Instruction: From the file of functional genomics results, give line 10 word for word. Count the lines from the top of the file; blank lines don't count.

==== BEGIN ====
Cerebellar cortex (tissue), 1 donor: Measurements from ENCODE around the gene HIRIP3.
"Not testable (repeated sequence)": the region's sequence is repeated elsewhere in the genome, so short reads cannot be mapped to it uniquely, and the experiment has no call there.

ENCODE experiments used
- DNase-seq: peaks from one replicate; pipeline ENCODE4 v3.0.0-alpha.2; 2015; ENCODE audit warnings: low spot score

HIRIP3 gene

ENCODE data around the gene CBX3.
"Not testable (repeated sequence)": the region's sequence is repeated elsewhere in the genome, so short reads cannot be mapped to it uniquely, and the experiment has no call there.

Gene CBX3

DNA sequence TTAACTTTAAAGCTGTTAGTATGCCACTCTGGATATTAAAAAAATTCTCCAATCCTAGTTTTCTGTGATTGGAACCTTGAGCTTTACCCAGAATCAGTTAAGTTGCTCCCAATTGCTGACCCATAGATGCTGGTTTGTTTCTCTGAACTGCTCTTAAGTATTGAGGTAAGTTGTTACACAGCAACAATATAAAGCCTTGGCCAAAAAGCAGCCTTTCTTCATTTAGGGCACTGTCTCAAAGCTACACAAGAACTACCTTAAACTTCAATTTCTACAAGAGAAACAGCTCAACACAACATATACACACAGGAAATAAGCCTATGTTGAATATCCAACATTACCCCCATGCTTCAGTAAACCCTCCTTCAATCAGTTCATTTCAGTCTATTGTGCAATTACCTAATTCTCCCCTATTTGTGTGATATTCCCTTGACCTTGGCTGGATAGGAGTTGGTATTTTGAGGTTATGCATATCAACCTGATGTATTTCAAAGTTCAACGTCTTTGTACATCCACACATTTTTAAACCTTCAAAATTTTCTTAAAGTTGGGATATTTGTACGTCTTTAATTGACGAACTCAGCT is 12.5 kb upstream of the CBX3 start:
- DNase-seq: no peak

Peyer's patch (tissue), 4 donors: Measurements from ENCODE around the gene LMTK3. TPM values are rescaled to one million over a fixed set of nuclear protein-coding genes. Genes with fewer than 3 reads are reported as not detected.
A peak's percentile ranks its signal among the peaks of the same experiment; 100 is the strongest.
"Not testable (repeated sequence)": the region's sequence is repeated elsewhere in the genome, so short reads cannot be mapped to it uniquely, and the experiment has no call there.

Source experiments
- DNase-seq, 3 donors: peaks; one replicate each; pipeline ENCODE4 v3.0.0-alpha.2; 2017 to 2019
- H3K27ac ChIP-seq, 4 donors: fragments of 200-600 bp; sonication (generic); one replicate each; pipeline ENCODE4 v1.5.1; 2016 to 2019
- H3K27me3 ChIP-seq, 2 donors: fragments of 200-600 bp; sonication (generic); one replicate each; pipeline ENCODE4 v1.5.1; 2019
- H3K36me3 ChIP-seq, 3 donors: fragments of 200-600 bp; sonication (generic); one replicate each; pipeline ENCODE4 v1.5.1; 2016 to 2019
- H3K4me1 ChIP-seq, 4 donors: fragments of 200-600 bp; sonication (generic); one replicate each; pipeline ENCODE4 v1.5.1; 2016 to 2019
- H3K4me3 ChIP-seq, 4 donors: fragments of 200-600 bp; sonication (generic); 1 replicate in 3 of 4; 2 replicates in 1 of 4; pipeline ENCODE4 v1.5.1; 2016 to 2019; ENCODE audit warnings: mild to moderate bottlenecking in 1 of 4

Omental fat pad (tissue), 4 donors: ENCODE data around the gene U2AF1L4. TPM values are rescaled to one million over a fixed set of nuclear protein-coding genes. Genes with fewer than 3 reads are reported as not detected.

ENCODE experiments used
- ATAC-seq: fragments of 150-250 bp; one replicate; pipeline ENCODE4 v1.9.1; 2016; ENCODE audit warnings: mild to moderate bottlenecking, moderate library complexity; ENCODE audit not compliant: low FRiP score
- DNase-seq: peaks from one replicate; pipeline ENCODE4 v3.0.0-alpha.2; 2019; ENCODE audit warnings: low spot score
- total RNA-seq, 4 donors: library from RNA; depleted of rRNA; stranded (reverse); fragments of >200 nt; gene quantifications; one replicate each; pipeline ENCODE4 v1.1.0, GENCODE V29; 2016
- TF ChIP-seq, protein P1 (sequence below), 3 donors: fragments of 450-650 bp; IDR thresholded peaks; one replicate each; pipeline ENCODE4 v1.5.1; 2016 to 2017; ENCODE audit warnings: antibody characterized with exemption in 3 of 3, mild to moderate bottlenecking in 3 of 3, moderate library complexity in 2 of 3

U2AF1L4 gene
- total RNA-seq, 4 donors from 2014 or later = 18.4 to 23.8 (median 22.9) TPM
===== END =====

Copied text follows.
- DNase-seq: no peak